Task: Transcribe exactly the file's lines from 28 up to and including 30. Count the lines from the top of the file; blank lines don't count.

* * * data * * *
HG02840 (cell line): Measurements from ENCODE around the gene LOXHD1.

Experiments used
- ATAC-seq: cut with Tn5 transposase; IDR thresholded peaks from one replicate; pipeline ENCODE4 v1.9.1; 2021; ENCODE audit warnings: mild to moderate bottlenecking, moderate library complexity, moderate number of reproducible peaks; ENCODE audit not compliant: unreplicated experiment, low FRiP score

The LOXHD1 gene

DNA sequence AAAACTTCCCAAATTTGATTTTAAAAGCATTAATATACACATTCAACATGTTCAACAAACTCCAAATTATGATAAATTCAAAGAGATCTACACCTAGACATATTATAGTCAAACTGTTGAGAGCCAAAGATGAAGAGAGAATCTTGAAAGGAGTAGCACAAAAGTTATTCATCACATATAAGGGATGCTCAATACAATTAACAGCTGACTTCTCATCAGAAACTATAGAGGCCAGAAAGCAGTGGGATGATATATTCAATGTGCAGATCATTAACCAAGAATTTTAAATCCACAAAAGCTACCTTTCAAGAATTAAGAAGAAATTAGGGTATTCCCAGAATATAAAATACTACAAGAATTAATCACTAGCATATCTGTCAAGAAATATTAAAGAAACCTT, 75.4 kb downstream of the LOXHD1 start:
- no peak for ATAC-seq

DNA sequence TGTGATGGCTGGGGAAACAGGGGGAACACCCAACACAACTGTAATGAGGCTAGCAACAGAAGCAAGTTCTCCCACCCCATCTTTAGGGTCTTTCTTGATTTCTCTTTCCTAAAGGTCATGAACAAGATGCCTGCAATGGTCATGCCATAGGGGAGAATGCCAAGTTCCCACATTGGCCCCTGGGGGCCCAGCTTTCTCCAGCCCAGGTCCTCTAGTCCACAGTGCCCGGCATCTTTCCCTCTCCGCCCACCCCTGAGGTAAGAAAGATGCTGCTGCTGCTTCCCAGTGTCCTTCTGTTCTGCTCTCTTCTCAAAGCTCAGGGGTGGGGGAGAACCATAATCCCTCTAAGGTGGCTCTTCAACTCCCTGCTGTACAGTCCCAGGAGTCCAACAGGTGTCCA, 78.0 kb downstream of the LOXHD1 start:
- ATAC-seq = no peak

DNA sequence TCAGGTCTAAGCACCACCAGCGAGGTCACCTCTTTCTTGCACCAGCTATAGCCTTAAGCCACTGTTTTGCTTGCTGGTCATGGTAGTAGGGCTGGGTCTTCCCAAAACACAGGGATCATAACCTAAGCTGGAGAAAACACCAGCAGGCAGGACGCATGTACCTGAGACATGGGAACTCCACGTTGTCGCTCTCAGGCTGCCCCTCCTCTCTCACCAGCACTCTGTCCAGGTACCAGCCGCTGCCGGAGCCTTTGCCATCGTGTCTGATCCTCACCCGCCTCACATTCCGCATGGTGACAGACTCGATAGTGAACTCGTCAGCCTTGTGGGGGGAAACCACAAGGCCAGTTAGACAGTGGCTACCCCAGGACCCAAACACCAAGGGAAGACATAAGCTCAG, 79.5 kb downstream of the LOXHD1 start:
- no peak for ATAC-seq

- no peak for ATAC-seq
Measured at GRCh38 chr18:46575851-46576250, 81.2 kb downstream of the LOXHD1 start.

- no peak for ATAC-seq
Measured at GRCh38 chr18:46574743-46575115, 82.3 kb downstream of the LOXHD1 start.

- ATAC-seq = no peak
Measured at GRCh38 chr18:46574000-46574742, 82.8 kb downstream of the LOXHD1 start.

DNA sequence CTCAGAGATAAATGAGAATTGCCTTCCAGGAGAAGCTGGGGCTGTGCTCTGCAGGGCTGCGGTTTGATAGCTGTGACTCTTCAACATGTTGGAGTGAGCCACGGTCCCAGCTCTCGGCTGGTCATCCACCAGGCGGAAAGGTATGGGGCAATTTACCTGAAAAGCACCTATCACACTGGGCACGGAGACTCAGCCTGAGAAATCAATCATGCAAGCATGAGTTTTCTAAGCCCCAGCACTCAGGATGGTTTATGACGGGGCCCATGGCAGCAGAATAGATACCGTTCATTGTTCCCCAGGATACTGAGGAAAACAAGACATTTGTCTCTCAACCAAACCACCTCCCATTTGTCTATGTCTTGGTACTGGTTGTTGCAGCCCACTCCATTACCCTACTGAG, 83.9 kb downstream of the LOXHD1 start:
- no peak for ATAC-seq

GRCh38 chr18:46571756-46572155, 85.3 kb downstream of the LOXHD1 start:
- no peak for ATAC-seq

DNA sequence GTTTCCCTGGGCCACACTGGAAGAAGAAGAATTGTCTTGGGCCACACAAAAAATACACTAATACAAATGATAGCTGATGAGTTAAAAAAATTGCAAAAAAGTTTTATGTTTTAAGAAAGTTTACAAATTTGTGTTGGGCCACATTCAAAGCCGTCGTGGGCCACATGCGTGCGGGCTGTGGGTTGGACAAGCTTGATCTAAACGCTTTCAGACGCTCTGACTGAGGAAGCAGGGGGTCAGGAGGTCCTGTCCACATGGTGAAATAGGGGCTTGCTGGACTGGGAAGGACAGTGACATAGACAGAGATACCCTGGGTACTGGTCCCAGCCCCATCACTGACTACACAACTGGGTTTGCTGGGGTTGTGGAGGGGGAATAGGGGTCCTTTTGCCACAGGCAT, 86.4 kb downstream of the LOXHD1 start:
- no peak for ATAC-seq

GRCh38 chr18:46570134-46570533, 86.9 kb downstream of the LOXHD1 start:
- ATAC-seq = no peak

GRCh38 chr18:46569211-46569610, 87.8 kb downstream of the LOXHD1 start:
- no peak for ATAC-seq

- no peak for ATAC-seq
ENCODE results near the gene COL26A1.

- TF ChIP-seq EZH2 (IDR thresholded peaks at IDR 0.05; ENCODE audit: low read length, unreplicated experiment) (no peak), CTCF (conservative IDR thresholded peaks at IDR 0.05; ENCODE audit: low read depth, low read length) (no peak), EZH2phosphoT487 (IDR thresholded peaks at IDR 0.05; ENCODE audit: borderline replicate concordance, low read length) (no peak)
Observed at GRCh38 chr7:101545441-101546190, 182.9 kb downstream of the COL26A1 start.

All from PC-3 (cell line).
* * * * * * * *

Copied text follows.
ENCODE results near the gene COL26A1.

- TF ChIP-seq EZH2 (IDR thresholded peaks at IDR 0.05; ENCODE audit: low read length, unreplicated experiment) (no peak), CTCF (conservative IDR thresholded peaks at IDR 0.05; ENCODE audit: low read depth, low read length) (no peak), EZH2phosphoT487 (IDR thresholded peaks at IDR 0.05; ENCODE audit: borderline replicate concordance, low read length) (no peak)
Observed at GRCh38 chr7:101545441-101546190, 182.9 kb downstream of the COL26A1 start.